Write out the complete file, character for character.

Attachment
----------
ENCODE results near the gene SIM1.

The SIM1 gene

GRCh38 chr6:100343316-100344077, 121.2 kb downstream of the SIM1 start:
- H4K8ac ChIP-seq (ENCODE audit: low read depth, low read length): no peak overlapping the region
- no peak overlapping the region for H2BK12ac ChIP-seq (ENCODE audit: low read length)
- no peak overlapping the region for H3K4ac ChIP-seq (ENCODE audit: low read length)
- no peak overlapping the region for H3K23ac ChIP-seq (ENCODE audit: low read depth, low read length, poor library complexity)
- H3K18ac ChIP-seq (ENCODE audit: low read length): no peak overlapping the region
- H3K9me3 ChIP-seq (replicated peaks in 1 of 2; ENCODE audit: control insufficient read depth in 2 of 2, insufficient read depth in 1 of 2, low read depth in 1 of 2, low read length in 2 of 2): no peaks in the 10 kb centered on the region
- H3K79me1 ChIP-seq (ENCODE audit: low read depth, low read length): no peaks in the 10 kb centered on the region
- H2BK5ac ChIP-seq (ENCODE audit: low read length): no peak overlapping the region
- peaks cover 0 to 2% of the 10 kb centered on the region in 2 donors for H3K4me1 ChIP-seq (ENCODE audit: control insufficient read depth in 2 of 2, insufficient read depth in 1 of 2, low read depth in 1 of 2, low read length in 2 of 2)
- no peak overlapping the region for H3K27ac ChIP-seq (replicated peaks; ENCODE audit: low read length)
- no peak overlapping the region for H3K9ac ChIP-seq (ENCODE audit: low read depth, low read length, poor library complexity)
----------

ENCODE results near the gene SIM1.

The SIM1 gene

GRCh38 chr6:100343316-100344077, 121.2 kb downstream of the SIM1 start:
- H4K8ac ChIP-seq (ENCODE audit: low read depth, low read length): no peak overlapping the region
- no peak overlapping the region for H2BK12ac ChIP-seq (ENCODE audit: low read length)
- no peak overlapping the region for H3K4ac ChIP-seq (ENCODE audit: low read length)
- no peak overlapping the region for H3K23ac ChIP-seq (ENCODE audit: low read depth, low read length, poor library complexity)
- H3K18ac ChIP-seq (ENCODE audit: low read length): no peak overlapping the region
- H3K9me3 ChIP-seq (replicated peaks in 1 of 2; ENCODE audit: control insufficient read depth in 2 of 2, insufficient read depth in 1 of 2, low read depth in 1 of 2, low read length in 2 of 2): no peaks in the 10 kb centered on the region
- H3K79me1 ChIP-seq (ENCODE audit: low read depth, low read length): no peaks in the 10 kb centered on the region
- H2BK5ac ChIP-seq (ENCODE audit: low read length): no peak overlapping the region
- peaks cover 0 to 2% of the 10 kb centered on the region in 2 donors for H3K4me1 ChIP-seq (ENCODE audit: control insufficient read depth in 2 of 2, insufficient read depth in 1 of 2, low read depth in 1 of 2, low read length in 2 of 2)
- no peak overlapping the region for H3K27ac ChIP-seq (replicated peaks; ENCODE audit: low read length)
- no peak overlapping the region for H3K9ac ChIP-seq (ENCODE audit: low read depth, low read length, poor library complexity)